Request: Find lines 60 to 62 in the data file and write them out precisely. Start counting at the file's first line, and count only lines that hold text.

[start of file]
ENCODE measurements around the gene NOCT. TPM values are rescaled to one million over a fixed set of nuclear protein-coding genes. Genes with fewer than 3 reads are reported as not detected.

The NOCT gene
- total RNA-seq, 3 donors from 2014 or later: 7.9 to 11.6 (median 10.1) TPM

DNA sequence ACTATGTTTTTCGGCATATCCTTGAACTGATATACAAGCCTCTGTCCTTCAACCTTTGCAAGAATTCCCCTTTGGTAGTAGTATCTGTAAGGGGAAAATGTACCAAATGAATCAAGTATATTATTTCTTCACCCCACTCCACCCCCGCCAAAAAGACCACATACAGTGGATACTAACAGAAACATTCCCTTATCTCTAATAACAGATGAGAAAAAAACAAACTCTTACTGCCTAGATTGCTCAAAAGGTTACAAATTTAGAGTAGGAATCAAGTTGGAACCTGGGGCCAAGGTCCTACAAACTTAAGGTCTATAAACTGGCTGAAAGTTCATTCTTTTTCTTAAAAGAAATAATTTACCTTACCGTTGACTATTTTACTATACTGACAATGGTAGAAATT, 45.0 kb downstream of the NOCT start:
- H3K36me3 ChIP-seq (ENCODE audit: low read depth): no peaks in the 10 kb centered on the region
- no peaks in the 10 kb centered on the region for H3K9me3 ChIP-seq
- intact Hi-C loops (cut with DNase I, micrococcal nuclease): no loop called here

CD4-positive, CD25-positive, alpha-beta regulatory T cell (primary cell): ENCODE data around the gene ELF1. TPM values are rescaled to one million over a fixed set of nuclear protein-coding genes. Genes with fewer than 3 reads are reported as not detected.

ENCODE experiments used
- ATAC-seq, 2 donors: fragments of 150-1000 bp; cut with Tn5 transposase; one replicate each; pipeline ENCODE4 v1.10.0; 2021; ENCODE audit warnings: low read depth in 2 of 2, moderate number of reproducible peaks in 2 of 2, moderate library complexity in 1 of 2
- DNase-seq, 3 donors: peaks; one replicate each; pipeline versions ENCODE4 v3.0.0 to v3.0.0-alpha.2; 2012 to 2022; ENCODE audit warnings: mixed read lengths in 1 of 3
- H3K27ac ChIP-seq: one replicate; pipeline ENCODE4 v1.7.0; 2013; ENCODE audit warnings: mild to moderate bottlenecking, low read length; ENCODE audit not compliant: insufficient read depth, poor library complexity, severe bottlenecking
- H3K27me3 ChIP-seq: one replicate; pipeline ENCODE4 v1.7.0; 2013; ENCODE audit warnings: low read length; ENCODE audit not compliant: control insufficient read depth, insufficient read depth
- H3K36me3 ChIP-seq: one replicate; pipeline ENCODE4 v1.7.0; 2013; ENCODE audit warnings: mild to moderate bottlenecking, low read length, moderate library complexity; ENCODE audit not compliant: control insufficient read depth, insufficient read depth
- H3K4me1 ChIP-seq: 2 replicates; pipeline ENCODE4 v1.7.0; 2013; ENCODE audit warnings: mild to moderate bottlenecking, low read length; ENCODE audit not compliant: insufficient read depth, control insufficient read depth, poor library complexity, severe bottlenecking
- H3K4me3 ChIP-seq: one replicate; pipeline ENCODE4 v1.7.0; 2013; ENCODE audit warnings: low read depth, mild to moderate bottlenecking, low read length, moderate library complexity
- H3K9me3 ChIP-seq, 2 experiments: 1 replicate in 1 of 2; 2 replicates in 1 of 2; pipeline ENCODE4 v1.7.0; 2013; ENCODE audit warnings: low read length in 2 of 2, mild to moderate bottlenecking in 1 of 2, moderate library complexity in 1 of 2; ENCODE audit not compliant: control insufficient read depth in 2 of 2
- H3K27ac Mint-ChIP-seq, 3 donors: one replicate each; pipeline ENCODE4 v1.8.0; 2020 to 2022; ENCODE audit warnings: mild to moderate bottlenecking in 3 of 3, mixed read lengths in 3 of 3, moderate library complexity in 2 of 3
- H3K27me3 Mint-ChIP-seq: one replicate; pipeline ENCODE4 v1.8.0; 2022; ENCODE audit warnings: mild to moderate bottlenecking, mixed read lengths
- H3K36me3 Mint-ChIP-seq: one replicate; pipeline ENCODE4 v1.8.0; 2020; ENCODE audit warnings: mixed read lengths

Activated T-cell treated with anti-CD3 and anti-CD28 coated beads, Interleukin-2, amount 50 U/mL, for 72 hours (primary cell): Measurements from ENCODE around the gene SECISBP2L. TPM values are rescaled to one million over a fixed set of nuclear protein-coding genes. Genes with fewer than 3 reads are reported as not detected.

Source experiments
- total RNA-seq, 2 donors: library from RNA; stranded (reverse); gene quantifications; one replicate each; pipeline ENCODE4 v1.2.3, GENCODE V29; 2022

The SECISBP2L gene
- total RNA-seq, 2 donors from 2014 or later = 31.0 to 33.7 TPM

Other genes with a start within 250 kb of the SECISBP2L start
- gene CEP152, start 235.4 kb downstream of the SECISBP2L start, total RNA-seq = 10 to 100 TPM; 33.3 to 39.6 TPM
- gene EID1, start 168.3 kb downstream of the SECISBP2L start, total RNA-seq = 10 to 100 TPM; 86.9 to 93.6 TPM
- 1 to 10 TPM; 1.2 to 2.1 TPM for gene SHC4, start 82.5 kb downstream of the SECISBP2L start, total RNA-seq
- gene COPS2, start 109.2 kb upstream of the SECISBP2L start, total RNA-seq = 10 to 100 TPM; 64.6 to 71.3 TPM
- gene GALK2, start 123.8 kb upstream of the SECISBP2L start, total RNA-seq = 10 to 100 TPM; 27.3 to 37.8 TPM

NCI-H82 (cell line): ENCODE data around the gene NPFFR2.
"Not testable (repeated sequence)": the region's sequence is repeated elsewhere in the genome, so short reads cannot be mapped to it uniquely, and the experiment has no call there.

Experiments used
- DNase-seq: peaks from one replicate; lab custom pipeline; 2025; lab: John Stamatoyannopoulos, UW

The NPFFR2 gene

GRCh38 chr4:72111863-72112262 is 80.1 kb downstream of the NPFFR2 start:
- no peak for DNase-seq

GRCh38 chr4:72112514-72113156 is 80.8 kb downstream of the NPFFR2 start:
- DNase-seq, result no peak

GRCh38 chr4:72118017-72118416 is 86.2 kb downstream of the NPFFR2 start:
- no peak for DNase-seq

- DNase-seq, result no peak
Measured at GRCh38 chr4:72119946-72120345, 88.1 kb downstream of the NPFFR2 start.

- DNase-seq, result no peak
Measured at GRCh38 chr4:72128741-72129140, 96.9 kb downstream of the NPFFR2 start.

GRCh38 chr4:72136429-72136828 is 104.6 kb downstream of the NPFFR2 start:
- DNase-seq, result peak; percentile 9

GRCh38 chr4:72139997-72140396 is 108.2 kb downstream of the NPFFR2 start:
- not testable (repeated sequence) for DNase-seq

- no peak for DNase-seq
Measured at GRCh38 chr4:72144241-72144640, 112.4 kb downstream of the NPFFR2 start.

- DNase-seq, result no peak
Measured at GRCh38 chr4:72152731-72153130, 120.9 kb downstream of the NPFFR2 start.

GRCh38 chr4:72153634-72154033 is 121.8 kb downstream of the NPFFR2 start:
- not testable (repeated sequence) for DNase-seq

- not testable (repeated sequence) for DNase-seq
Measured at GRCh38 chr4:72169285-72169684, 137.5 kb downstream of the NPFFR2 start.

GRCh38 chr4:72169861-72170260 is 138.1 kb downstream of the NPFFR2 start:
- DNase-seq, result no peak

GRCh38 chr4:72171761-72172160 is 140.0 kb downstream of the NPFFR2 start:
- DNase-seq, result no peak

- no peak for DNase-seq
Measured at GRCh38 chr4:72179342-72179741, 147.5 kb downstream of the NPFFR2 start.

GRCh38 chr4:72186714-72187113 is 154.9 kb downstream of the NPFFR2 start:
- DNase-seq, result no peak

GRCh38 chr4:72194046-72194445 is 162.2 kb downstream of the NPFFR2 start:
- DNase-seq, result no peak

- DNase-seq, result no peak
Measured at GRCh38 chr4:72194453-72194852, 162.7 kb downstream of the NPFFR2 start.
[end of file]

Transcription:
- DNase-seq, result no peak

GRCh38 chr4:72171761-72172160 is 140.0 kb downstream of the NPFFR2 start:
- DNase-seq, result no peak